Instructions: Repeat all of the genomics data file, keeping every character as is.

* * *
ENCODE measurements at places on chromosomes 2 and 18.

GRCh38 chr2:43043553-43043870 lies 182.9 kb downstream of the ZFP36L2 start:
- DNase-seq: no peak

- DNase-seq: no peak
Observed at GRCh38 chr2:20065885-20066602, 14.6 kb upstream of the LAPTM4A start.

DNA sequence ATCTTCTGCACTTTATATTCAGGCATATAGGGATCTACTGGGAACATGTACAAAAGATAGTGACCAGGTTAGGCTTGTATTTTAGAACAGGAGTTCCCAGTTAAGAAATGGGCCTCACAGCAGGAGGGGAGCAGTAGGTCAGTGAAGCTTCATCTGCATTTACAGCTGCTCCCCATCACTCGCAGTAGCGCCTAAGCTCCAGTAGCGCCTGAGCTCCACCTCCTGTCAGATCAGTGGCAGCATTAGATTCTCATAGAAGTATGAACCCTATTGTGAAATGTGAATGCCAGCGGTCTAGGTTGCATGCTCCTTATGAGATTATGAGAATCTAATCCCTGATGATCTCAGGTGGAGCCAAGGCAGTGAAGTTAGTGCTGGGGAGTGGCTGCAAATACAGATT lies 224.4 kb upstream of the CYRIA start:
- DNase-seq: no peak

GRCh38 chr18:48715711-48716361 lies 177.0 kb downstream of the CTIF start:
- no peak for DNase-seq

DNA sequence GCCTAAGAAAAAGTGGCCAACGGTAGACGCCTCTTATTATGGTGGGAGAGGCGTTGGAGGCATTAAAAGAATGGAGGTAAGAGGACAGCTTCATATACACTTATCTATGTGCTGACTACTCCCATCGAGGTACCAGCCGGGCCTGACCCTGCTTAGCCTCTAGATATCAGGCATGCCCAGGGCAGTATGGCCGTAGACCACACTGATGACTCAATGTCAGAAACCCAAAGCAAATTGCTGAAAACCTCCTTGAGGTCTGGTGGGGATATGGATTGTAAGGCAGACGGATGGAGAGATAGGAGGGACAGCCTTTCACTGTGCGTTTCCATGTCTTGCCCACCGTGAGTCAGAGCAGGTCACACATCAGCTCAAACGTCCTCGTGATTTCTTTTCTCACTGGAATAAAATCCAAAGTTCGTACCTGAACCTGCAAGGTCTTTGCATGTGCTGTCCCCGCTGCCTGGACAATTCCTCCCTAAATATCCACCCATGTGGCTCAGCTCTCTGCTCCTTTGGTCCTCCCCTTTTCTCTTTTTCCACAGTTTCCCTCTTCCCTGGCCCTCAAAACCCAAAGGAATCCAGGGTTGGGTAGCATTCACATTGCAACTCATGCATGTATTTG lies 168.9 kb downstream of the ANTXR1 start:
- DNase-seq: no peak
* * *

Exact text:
ENCODE measurements at places on chromosomes 2 and 18.

GRCh38 chr2:43043553-43043870 lies 182.9 kb downstream of the ZFP36L2 start:
- DNase-seq: no peak

- DNase-seq: no peak
Observed at GRCh38 chr2:20065885-20066602, 14.6 kb upstream of the LAPTM4A start.

DNA sequence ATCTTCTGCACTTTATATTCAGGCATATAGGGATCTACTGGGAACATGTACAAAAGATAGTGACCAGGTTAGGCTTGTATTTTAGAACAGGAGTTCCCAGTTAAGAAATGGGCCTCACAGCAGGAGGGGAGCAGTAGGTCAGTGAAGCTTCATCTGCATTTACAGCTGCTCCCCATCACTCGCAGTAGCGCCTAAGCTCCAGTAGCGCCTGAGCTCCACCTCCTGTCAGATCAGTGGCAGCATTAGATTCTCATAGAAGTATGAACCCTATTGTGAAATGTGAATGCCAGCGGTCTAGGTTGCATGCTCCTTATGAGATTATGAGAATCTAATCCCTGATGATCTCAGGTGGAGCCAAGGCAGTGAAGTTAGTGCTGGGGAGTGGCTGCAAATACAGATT lies 224.4 kb upstream of the CYRIA start:
- DNase-seq: no peak

GRCh38 chr18:48715711-48716361 lies 177.0 kb downstream of the CTIF start:
- no peak for DNase-seq

DNA sequence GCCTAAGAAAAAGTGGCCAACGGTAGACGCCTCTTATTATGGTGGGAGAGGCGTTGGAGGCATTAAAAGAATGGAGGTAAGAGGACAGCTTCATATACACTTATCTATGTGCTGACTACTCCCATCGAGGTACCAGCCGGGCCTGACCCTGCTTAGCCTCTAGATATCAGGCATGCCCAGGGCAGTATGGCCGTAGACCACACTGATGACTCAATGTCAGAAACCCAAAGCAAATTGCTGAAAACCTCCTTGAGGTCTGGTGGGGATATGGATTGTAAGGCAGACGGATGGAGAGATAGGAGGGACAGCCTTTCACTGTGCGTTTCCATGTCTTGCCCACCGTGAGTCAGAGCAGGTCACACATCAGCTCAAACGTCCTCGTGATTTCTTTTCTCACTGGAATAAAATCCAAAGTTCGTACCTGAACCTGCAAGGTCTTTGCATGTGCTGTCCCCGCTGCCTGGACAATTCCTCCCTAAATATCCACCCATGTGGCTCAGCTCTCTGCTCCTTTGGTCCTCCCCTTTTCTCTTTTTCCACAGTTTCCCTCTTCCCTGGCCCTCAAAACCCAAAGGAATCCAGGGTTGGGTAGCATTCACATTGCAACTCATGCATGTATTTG lies 168.9 kb downstream of the ANTXR1 start:
- DNase-seq: no peak